San Jose Approves Styrofoam Ban

San Jose joins about 30 other cities and counties in the Bay Area that have already enacted a similar ban

The San Jose City Council passed a ban on styrofoam -- or polystyrene -- food containers Tuesday.

The goal of the ban is to help protect the environment and keep styrofoam, a product that takes a long time to degrade, out of local landfills and waterways.

Groups like the San Jose Silicon Valley Chamber of Commerce oppose the ban, arguing it's too much of a financial stress on small businesses. 

The chamber says it is piling on, considering last year small businesses had to stop using plastic bags, which increased costs, and next month they must increase their minimum wage from $8 to $10 an hour.

At Sonoma Chicken Coup in the city’s Almaden neighborhood, owner Matt Lee now has one more thing on his plate: finding an alternative to the inexpensive styrofoam to-go containers he provides his diners.

“I think it’s a good idea in the long run, but in the short term I think there will be some issue with how to transition,” Lee said.

The city has been studying a foam-container ban for years. The ban now becomes part of the city's "Green Vision" agenda. The movement has already banned plastic takeout bags at grocery stores and other retailers.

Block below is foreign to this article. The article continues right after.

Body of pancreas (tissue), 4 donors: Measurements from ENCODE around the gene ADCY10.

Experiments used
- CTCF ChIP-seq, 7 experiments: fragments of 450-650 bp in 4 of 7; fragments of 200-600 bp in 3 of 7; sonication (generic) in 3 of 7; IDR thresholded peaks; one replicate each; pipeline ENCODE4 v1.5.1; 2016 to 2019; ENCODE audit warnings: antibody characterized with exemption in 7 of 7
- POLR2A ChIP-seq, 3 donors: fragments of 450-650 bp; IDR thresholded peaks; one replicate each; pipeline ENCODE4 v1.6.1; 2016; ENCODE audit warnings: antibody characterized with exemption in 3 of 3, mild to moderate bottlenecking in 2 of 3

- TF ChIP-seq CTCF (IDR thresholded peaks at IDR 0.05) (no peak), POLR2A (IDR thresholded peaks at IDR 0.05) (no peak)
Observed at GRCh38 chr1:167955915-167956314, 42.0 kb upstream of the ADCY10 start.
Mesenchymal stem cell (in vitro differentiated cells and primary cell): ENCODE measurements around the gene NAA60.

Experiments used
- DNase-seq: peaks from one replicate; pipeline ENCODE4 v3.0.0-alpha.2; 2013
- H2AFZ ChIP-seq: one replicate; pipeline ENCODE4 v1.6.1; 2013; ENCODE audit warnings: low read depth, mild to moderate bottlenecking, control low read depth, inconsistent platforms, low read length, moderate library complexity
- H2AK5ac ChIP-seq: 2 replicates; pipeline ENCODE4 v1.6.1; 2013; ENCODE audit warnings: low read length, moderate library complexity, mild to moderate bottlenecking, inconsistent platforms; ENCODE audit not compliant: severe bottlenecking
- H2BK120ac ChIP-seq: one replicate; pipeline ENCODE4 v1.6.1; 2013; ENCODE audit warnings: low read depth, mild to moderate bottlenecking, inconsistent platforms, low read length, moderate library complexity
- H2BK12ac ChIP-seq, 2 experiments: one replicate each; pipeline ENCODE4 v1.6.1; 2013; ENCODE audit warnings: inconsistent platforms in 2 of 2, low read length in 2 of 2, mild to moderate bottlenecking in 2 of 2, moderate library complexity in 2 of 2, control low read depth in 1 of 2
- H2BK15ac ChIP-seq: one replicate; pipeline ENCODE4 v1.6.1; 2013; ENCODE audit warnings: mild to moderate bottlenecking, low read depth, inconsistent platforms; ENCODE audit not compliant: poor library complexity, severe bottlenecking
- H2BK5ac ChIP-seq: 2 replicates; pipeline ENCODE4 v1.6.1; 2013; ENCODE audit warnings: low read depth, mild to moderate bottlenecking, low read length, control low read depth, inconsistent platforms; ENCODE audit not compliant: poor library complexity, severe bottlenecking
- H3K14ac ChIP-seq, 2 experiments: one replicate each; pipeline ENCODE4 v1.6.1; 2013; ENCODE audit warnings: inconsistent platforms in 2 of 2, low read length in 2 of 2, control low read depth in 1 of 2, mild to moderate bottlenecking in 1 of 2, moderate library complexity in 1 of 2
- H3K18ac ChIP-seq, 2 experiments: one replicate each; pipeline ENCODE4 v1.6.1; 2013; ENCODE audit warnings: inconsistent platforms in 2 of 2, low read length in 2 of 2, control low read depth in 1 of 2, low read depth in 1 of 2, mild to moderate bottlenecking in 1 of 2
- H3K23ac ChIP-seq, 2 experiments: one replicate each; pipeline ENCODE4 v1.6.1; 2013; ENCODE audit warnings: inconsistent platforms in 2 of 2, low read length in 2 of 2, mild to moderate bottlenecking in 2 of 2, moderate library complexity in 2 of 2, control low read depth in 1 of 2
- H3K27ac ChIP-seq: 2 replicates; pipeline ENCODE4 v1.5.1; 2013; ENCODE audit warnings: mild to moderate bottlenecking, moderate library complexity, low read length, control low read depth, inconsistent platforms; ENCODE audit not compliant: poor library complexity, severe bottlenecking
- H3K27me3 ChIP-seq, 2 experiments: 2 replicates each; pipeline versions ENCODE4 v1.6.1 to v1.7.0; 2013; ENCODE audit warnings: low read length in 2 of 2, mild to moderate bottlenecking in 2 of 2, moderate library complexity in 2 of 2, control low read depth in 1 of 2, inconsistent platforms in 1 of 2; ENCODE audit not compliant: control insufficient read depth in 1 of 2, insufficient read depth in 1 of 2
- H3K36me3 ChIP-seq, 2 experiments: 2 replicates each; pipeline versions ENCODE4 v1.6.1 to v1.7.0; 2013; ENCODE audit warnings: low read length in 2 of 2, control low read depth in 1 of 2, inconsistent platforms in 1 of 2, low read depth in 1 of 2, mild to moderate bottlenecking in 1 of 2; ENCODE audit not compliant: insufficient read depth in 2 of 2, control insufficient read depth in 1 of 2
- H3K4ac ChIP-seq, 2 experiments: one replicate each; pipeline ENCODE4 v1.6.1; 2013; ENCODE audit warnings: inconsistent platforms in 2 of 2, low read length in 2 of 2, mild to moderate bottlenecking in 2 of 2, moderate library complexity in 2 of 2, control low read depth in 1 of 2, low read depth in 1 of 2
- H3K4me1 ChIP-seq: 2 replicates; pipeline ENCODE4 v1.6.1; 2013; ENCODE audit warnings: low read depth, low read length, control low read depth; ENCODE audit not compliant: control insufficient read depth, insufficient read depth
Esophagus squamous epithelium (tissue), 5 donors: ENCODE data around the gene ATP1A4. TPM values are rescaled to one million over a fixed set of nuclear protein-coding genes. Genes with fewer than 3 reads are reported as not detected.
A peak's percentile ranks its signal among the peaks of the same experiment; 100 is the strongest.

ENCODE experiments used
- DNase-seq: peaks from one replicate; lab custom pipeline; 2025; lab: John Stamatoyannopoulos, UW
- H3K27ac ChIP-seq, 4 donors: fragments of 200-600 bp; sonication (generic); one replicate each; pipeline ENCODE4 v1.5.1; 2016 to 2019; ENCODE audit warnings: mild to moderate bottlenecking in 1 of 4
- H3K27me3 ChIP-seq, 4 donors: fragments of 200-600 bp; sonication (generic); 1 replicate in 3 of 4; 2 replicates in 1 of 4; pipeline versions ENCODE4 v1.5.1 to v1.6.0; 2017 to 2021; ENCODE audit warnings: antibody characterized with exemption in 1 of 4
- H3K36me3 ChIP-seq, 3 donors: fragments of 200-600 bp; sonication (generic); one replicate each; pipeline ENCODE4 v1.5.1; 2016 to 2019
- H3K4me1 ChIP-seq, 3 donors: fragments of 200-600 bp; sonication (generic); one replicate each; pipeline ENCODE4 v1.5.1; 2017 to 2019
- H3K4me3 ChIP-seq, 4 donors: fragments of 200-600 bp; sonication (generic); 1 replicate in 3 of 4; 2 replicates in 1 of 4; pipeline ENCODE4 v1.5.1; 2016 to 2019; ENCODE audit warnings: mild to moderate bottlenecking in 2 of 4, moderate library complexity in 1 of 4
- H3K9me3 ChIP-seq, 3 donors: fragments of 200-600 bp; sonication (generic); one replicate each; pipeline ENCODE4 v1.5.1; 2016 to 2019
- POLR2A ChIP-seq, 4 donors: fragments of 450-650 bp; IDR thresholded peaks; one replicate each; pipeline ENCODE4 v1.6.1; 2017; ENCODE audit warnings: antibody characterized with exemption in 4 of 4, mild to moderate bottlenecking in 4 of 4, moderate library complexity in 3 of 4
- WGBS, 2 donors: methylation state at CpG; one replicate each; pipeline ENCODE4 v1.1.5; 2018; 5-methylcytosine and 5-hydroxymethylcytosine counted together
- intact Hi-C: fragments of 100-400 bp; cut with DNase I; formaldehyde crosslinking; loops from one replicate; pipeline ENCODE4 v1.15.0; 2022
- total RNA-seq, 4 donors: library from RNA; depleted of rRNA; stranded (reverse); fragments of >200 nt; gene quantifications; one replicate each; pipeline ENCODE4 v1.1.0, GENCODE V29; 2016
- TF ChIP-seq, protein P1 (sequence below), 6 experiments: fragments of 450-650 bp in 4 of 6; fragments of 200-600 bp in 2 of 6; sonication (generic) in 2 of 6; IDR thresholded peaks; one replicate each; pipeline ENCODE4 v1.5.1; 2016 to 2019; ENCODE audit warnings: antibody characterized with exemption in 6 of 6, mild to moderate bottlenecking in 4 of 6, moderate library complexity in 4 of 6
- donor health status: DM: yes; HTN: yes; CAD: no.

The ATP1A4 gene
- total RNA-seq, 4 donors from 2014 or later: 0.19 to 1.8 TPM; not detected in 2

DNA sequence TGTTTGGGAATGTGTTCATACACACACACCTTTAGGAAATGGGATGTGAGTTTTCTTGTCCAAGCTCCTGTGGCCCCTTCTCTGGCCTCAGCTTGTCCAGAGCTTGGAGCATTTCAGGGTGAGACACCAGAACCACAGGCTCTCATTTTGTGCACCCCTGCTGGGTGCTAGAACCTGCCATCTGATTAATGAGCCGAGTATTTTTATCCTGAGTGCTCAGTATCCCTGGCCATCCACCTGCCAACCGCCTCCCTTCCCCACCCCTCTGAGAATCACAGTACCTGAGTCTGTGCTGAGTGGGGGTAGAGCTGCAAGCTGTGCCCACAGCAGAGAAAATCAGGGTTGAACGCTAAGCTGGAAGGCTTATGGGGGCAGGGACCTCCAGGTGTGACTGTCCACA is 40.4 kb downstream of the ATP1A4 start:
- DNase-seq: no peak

Public comment at Tuesday’s hearing was overwhelmingly in favor -- and somewhat colorful -- but the vote was divided.

Councilman Pete Constant said the ordinance could put some of the smallest restaurants out of business.  Councilman Johnny Khamis said the city is damaging its own reputation.

“We’re going to become ‘Ban Jose’ instead of San Jose,” Khamis said, “and I’m not a big ban-everything person.”

The styrofoam ban begins in January of 2014 for multi-state chain restaurants. Smaller local restaurants have until January of 2015, except for businesses that qualify for a hardship exemption.

The substance known as styrofoam is actually "expanded polystyrene," or EPS.

As San Jose becomes the largest city in the nation to ban styrofoam, other cities will likely follow suit. That could drive down the cost of alternative products.

“(The alternatives) will get cheaper,” Lee said, “because the manufacturers will have to make it cheaper to compete against other manufacturers who make the same product.”

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